The event, organized by the United Nations Educational, Scientific and Cultural Organization (UNESCO), the Lebanese National Commission for UNESCO and the Information for All Program, was a follow-up to an earlier conference in Quebec City, Canada, in November 2016 during which Abu-Fadil spoke on female radicalization.

 

Preventing violent extremism in cyberspace conference

Participants hailed from Algeria, Botswana, Egypt, France, Ghana, Grenada, Iran, Iraq, Jordan, Kuwait, Lebanon, Morocco, the Netherlands, Oman, the Russian Federation, Senegal, Sudan, Syria, Tunisia and Qatar.

The conference’s principle objectives were to identify the means and ways the Internet is being used to spread, hatred, discrimination, radicalization and violent extremism.

It also aimed at identifying effective measures to prevent and counter the online propagation of violence, as well as presenting/sharing best practices in using the Internet to promote a culture of peace.

UAE Foreign Aid Organizations Participate in Strat Comm Course

Some 20 participants from United Arab Emirates-funded foreign aid organizations learned how to fine-tune their communications strategies by ensuring better interaction with field workers and disseminating their news through the media.

The participants took part in a workshop on Strategic Communications conducted by Media Unlimited director Magda Abu-Fadil under the patronage of Sheikha Lubna bint Khaled Al Qassemi to help them craft their internal and external messages.

Magda Abu-Fadil (center back row) trains UAE-based foreign aid communications  officials

Magda Abu-Fadil (center back row) trains UAE-based foreign aid communications officials

The March 2013 training in Abu Dhabi centered on building bridges with the media, setting priorities, appreciating deadlines for various media, collecting news from the field, ethics in public relations, planted stories and conflict of interest, and, their organization’s visual identity.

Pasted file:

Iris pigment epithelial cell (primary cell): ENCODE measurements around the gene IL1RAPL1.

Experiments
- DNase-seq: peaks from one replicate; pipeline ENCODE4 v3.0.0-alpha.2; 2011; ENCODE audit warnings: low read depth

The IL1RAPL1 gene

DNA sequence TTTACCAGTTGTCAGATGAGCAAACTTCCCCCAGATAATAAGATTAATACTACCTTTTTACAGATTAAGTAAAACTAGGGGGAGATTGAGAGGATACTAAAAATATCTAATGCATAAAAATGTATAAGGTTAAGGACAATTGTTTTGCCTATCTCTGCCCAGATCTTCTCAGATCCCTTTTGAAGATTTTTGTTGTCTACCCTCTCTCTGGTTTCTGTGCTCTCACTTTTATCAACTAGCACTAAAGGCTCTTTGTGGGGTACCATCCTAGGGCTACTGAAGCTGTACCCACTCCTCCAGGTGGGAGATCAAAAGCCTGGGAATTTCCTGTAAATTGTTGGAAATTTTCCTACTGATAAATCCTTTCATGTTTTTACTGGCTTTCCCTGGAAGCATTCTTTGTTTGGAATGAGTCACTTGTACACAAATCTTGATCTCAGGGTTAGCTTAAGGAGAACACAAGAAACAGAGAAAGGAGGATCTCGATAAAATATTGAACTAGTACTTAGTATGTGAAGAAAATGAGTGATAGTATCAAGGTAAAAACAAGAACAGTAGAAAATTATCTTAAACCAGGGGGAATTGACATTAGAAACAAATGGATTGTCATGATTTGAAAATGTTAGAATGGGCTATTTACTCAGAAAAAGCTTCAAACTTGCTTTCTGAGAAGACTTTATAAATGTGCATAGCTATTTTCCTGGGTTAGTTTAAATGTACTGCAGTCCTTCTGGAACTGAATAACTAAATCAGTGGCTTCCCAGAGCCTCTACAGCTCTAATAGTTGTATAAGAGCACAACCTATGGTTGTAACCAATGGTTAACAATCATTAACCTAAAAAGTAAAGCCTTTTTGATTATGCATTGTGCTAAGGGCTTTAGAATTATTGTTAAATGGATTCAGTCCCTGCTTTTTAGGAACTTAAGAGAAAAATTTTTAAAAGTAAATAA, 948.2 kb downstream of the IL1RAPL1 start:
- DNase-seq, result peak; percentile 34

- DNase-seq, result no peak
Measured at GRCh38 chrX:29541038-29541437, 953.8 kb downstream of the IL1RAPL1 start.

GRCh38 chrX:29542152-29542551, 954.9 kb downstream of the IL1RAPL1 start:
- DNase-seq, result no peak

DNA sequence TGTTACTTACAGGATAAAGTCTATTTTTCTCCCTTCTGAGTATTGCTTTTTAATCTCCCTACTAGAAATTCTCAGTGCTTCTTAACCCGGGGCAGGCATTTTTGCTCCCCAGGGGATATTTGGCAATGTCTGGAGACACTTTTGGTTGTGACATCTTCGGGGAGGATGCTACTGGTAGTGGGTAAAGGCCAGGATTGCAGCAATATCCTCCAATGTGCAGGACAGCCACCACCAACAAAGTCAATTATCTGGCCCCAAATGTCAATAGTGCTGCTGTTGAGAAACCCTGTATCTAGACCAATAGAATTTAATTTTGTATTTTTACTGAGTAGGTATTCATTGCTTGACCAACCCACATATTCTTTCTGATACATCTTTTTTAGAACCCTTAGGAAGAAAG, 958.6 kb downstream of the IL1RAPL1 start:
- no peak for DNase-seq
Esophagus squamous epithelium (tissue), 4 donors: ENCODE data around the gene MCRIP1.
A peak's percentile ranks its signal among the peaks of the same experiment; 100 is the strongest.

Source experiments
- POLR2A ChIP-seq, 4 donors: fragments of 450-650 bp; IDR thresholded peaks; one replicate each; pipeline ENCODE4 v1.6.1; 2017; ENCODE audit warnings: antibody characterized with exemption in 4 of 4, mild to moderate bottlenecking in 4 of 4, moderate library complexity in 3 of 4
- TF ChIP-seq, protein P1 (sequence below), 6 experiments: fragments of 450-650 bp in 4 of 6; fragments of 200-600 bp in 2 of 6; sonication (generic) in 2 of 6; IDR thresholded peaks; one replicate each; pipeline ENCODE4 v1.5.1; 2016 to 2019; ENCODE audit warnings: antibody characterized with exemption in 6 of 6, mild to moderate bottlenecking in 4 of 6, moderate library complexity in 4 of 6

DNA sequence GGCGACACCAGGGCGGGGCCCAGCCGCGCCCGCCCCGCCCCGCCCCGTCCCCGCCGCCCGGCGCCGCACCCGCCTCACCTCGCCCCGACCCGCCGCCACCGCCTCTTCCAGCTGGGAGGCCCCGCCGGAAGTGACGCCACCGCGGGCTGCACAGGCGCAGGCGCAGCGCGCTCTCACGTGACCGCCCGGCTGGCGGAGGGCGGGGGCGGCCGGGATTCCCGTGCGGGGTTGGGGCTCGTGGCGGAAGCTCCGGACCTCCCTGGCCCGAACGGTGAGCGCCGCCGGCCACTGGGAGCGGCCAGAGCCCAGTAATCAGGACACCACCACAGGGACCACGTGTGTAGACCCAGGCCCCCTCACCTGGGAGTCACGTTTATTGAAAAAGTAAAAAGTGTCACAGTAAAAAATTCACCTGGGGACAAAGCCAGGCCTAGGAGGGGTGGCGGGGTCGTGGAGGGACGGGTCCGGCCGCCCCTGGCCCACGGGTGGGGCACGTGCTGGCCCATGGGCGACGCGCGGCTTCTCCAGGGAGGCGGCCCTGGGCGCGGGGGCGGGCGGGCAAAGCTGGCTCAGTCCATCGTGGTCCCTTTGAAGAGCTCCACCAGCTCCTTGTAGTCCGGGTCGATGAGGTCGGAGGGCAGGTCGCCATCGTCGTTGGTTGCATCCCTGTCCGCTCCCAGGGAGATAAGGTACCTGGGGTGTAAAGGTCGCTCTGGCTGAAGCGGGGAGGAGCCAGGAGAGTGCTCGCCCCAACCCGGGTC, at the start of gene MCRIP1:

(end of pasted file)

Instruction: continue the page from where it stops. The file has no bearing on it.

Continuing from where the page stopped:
Participants worked in groups to map out strategic media plans, practiced writing op-eds, and discussed how to improve coordination between their respective organizations.

Working groups map out strategic communications plans

Working groups map out strategic communications plans

They were advised to think like journalists, and to beef up their online presence through traditional and social media channels.

The workshop was organized by the UAE Ministry of International Cooperation and Development, the Office for the Coordination of Foreign Aid, and twofour54 Tadreeb.

Anba Moscow/Ria Novosti Journalists Upgrade Agency Online Skills

Seven journalists at Anba Moscow’s Dubai bureau underwent intensive training to upgrade their skills for the website maintained in Arabic by the Russian news agency Ria Novosti.

The journalists, who come from diverse backgrounds, attended a five-day workshop in October 2012 conducted by Media Unlimited director Magda Abu-Fadil on the needs of an international news agency, evolution of the media, and story structure in an online environment.

Anba Moscow trainees upgrade news agency online skills

Also on the agenda was the importance of solid headlines and leads, sources, types of wire stories and integration of social media into the mix for better audience engagement.

Magda Abu-Fadil with Anba Moscow team in Dubai

Abu-Fadil reminded the journalists of the need to maintain high ethical standards in their coverage.

They were provided tips on crises, sudden events, fieldwork, means of communication, safety measures and coordination between correspondents and their newsrooms.